Taking off from my work on political blogs I am now looking at health and medical blogs. I had noticed them over the years, especially ones by students and friends (see below). On March 26, 2008 I spoke to the “Grand Rounds” Public Health seminar at the KU Medical School and simulcast to online participants at other Kansas Public Health Departments. My presentation was titled “PAGING DR. BLOG! Nontraditional Sources of Health Information.” It was a study of how blogs and other social-interactive media are changing the dissemination and reception of health information for both the public and health practitioners.

Medical blogs (medblogs) fall into certain categories:

(1) Personal Illness MedBlogs: blogs written or edited by people suffering from a specific disease, condition, or injury.

These can be:

(a) First-Person

  • Focus is on self, really for personal processing of illness.
  • Started by one or very few people who are ill.
  • Emphasis is on personal “I” in writing style and topics.
  • Often contains self-encouragement.
  • Often contains a chronology or updates of treatment.

Example: lifebeyondlupus

 

Hi! I was diagnosed with systemic lupus in 2003. My health challenges forced me to leave behind a career as a social worker, professional musician, and superwoman. My life is quieter now. Come join me on this journey.

 

(b) Third-Person

  • Started by relatives, friends, families of an ill individual.
  • Often employed for group updates, blasts & notifications.
  • Messages of hope and community.
  • Sometimes requests for donations.

Example: prayersfortracy.com [by a former student of mine]

 

Welcome to Tracy’s web site! We update this site as frequently as possible in hopes to keep you all posted on Tracy’s continued progress. Thank you for visiting us and feel free to write Tracy a note in her Guest Book! We look forward to hearing from you often. Your emails mean so much to Tracy and the entire Anzalone family. We are all very hopeful that 2007 will bring great improvements and many miracles to Tracy and our family. Many thanks to all of you who continue to pray for Tracy’s recovery! Please keep those prayers and powerful wishes coming Tracy’s way!

 

(c) Community Medblog

A medical blog by either patients or practitioners that is run as a community site where a number of people jointly contribute postings or features the individual blogs of a number of people.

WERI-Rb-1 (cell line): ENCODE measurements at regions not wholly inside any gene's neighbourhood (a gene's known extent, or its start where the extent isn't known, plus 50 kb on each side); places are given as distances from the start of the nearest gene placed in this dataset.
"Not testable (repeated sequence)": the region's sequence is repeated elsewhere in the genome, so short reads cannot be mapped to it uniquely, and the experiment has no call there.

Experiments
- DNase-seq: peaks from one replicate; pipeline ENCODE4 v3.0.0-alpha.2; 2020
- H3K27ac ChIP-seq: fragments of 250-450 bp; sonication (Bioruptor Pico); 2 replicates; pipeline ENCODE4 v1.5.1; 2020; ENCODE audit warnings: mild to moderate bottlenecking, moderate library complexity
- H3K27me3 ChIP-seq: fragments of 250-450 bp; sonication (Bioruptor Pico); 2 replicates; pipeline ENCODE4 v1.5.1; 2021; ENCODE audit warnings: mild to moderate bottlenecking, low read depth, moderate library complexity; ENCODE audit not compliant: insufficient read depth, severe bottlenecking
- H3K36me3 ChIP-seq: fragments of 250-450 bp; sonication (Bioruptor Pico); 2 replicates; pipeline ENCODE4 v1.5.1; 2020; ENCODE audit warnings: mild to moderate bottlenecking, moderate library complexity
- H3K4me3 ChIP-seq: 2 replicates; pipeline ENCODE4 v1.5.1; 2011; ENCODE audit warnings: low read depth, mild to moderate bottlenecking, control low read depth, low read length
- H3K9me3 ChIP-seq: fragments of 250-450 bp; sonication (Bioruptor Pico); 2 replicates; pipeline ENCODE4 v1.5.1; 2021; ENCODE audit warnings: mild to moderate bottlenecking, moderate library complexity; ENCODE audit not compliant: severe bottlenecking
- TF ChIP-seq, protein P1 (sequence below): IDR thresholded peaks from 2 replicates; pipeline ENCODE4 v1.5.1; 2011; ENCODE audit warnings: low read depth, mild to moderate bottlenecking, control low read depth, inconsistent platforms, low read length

• Sometimes commercial enterprises.
  • Tend to be people from similar backgrounds or status.
  • Often focus on central of thematic issues of the blog.
  • Have rules or protocols for entry into community.

Example: caringbridge

Example of blog within CaringBridge see the page by my friend, Kim Beeler: http://www.caringbridge.org/visit/newlungs4kim

(2) Professional/Practitioner MedBlog–“Doctor Blog:” A health professional who blogs experiences, opinions, and expertise.

  • Motivations: From educating and training to ranting and revenge.
  • Aimed at other professionals/practitioners.
  • Community of peers.
  • Language of specialization.
  • Education and discussion.
  • Appeals to insider understanding.
  • Culture of complaint.
  • Reaching out to peers & public.
  • Affect or influence public opinion, public policy.

Example: Mousethinks [open to invited readers only]

Example: DB’s Medical Rants

(3) Institutional Medblog

  • Sponsored by health institution.
  • Distribution of information.
  • Comments on health news and information.
  • But…often with personal face.

Examples:

American Cancer Society: Dr. Len’s Cancer Blog

Department of Health and Human Services: Secretary Mike Leavitt

Future issues for research:

  • Online & interactive as preferred place of patients to get information—how best to reach with best advice.
  • Effect of personalization: “Dr. Blog” vs. “Institutional website.”
  • Institutional Support: AMA & Web 2.0.
  • Dealing with data viruses.
  • Blogging health campaigns.
  • Tutoring health professionals on best blogging practices.
  • Rise of GenY Doctor cohort with social/interactive media skills & preferences.
  • Blogs as extension of practice: “Take 2 blogs…”
  • Ethics of Medblogging…see next post.

More: See my “Medblog Resources.”

Originally posted July 30, 2008 at PolicyByBlog

Leave a Reply